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Gulf oil spill: The story so far

The effort to contain the Gulf oil spill has had more twists and turns than a mystery novel. This rundown of events so far also shows what is ahead in the struggle to clean up the Gulf of Mexico.

By Staff writer / June 29, 2010

Aboard Development Driller 11 in the Gulf, workers install casing for one of two wells being drilled to intercept and then plug the blown-out well.

Peter Andrew Bosch/AP

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Since the Deepwater Horizon rig explosion April 20, BP and the federal government have struggled to control the oil spill that has followed. The complex effort has involved several attempts to stem the flow of oil at the wellhead, amid uncertainty about how much oil, exactly, has been flowing into the Gulf of Mexico. Now in its third month, the Gulf oil spill seems likely to continue at least until August. Here is an accounting of some of the most important – and confusing – developments.

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What's been done to stop the oil flow?

May 29 was a turning point in BP's efforts at the bottom of the Gulf. That was the day the so-called "top kill" effort – BP's only bid to stop, rather than contain, the flow of oil – failed. The result: The company essentially admitted defeat in its bid to turn off the spigot before August.

Now, the only way BP believes it can shut down the well permanently is to drill a relief well that intersects the leaking well. Then, BP plans to pump heavy drilling mud through the relief well into the leaking well to slow the flow of oil. It could then cement the leaking well near the source.

The primary relief well and a backup are scheduled to be finished at some point in August. The task of intersecting a well with a relief well, however, is difficult and could require several attempts, pushing back the actual shutdown date.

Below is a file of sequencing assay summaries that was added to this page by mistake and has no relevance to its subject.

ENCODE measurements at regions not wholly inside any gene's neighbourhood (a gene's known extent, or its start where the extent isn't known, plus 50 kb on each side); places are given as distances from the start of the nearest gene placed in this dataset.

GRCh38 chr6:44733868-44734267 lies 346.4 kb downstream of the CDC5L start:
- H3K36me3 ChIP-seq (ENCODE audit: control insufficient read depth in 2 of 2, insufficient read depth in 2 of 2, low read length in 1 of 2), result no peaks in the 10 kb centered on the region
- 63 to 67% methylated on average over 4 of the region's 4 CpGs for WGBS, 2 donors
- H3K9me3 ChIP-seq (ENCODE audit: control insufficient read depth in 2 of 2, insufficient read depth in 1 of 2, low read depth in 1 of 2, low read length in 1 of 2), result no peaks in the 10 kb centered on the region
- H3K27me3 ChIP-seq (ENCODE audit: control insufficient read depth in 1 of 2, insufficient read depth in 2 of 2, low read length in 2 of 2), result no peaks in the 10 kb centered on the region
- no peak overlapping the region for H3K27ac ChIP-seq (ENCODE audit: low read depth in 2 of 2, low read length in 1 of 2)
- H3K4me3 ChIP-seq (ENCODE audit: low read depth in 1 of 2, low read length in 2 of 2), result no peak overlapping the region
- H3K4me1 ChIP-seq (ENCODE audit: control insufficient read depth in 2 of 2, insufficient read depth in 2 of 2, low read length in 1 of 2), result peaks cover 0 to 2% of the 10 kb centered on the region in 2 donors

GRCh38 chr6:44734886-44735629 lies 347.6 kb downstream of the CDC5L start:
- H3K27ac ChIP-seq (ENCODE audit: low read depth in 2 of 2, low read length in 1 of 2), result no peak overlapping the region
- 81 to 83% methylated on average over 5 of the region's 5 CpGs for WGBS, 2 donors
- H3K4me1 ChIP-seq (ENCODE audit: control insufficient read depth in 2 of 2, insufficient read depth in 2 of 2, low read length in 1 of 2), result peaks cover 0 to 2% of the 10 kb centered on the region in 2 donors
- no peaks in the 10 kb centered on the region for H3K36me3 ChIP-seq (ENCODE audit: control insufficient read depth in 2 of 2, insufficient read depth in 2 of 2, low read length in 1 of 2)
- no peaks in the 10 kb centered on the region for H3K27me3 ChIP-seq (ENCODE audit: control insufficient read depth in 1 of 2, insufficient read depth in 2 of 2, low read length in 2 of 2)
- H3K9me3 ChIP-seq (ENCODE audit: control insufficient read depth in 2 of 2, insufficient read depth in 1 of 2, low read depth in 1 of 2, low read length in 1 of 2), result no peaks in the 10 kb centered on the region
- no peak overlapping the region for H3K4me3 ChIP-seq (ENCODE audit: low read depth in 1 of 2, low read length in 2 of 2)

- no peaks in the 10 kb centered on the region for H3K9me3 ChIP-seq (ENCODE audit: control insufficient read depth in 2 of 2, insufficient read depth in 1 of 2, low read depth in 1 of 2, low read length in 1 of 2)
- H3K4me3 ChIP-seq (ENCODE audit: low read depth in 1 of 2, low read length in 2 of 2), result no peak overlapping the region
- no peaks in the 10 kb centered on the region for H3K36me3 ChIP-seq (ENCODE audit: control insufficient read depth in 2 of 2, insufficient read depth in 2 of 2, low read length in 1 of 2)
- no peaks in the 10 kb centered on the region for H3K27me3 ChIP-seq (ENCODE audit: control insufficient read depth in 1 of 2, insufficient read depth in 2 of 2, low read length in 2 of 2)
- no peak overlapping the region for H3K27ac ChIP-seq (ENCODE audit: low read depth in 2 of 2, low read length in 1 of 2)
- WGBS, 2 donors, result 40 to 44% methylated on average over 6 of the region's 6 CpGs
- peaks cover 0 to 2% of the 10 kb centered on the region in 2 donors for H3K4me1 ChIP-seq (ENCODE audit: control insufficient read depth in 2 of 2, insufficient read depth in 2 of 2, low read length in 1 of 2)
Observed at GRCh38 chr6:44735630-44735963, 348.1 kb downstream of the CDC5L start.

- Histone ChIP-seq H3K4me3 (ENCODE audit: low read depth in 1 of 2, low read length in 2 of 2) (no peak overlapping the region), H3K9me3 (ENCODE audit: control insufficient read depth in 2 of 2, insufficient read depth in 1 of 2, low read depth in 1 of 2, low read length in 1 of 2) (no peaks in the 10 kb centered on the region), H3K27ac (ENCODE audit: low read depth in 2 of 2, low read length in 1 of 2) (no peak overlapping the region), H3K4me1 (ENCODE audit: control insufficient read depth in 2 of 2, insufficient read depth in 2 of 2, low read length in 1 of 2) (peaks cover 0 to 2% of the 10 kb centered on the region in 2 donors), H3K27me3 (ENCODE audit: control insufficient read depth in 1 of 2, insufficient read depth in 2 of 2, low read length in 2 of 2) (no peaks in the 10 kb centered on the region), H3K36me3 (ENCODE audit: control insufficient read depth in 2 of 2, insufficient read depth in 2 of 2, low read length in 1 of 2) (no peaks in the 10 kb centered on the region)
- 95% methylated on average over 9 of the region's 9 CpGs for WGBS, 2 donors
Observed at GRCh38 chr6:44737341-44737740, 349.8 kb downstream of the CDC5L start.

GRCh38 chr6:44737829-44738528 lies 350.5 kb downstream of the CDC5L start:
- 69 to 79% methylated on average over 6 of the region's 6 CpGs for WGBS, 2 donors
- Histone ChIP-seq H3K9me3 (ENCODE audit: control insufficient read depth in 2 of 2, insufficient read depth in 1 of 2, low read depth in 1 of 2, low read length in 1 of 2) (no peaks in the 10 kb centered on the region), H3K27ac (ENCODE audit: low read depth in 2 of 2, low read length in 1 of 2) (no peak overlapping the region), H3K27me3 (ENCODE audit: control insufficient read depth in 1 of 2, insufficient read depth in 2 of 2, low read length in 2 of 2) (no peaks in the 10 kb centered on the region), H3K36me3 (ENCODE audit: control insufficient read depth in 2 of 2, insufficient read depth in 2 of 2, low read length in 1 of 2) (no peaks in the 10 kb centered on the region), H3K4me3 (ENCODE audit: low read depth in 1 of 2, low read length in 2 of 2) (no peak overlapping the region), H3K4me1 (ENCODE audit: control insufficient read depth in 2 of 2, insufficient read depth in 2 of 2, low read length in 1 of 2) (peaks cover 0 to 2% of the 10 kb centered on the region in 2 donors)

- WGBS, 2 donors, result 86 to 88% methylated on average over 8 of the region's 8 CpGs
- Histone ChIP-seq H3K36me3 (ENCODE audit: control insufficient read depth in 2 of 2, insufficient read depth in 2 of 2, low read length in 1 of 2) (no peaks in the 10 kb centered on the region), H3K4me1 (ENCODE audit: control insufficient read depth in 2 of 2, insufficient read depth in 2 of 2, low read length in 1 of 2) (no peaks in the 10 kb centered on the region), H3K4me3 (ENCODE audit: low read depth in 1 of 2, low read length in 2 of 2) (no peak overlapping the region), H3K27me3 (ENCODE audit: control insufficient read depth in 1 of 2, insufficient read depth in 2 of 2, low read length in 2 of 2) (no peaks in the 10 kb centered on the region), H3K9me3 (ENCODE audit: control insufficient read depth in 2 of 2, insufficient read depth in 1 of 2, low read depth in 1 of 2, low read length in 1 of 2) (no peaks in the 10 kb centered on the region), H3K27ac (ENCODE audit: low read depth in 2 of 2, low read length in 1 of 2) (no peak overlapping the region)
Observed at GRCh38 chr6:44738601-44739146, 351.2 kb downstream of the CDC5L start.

Until then, BP is trying to limit the damage by collecting oil at the source.

After two failed attempts to collect oil via a containment dome and then a siphon, BP tallied its first success with a containment cap in early June. In short, BP cut the riser pipe that once led from the blowout preventer to the surface – it had fallen to the seafloor like a crumpled garden hose – and replaced it with a cap.

The cap has been doing its job reasonably well, although a June 23 mishap meant that it had to be removed for a day. When it is working, it has captured about 15,000 barrels of oil a day (630,000 gallons), which have been processed on the surface by a ship called the Discoverer Enterprise.

On June 16, a second ship, the Q4000, linked to a valve on the side of the blowout preventer and began burning off about 10,000 barrels a day. A third ship with the capacity to burn 25,000 barrels of oil a day, the Helix Producer, was set to hook up to another valve on the blowout preventer by June 29. High seas forced a delay in that plan. Coast Guard Adm. Thad Allen, who is leading the federal response to the spill, said that the ship will proceed with its mission as soon as conditions permit.

The Helix Producer is expected to be involved in oil collection for the foreseeable future. The Q4000 is scheduled to be replaced by a ship with larger capacity – 25,000 barrels a day – in mid-July.

Still, the containment cap is essentially a stopgap measure. BP would like to replace it with a more robust cap, called the overshot tool.

The overshot tool promises several advantages: It could capture more oil, in part because it would be bolted directly to the blowout preventer, potentially providing a better seal. Also, it would have two, more-flexible risers that ships could connect to and disconnect from more easily in the event of a hurricane.

The danger is that the existing cap would need to be removed, allowing oil to flow freely until the new one is affixed. Moreover, the current system is the only one that has worked.

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